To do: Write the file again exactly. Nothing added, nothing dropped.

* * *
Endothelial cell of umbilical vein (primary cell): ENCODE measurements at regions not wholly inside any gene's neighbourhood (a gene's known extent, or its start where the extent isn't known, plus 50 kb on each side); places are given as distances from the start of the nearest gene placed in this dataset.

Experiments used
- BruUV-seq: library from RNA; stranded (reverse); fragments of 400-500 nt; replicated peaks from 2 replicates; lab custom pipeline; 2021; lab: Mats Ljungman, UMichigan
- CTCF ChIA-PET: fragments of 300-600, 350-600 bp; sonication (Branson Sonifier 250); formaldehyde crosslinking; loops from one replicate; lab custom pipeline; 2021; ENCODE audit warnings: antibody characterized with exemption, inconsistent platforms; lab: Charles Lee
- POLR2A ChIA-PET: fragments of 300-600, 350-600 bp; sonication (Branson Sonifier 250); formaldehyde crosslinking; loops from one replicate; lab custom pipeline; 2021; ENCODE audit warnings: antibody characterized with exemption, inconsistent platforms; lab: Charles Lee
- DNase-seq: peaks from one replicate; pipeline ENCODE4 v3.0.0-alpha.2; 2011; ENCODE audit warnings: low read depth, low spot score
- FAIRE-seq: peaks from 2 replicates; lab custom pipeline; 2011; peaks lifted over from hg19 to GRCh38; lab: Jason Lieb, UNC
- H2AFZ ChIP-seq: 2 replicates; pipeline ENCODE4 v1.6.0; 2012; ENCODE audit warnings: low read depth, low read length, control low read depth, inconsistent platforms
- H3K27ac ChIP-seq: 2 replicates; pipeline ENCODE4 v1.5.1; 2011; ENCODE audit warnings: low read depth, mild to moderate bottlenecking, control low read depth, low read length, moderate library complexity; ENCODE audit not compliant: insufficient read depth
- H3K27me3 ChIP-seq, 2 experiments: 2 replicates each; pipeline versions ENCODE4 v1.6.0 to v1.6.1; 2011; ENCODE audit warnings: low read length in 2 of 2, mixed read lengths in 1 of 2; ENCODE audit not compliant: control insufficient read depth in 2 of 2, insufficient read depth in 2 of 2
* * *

Endothelial cell of umbilical vein (primary cell): ENCODE measurements at regions not wholly inside any gene's neighbourhood (a gene's known extent, or its start where the extent isn't known, plus 50 kb on each side); places are given as distances from the start of the nearest gene placed in this dataset.

Experiments used
- BruUV-seq: library from RNA; stranded (reverse); fragments of 400-500 nt; replicated peaks from 2 replicates; lab custom pipeline; 2021; lab: Mats Ljungman, UMichigan
- CTCF ChIA-PET: fragments of 300-600, 350-600 bp; sonication (Branson Sonifier 250); formaldehyde crosslinking; loops from one replicate; lab custom pipeline; 2021; ENCODE audit warnings: antibody characterized with exemption, inconsistent platforms; lab: Charles Lee
- POLR2A ChIA-PET: fragments of 300-600, 350-600 bp; sonication (Branson Sonifier 250); formaldehyde crosslinking; loops from one replicate; lab custom pipeline; 2021; ENCODE audit warnings: antibody characterized with exemption, inconsistent platforms; lab: Charles Lee
- DNase-seq: peaks from one replicate; pipeline ENCODE4 v3.0.0-alpha.2; 2011; ENCODE audit warnings: low read depth, low spot score
- FAIRE-seq: peaks from 2 replicates; lab custom pipeline; 2011; peaks lifted over from hg19 to GRCh38; lab: Jason Lieb, UNC
- H2AFZ ChIP-seq: 2 replicates; pipeline ENCODE4 v1.6.0; 2012; ENCODE audit warnings: low read depth, low read length, control low read depth, inconsistent platforms
- H3K27ac ChIP-seq: 2 replicates; pipeline ENCODE4 v1.5.1; 2011; ENCODE audit warnings: low read depth, mild to moderate bottlenecking, control low read depth, low read length, moderate library complexity; ENCODE audit not compliant: insufficient read depth
- H3K27me3 ChIP-seq, 2 experiments: 2 replicates each; pipeline versions ENCODE4 v1.6.0 to v1.6.1; 2011; ENCODE audit warnings: low read length in 2 of 2, mixed read lengths in 1 of 2; ENCODE audit not compliant: control insufficient read depth in 2 of 2, insufficient read depth in 2 of 2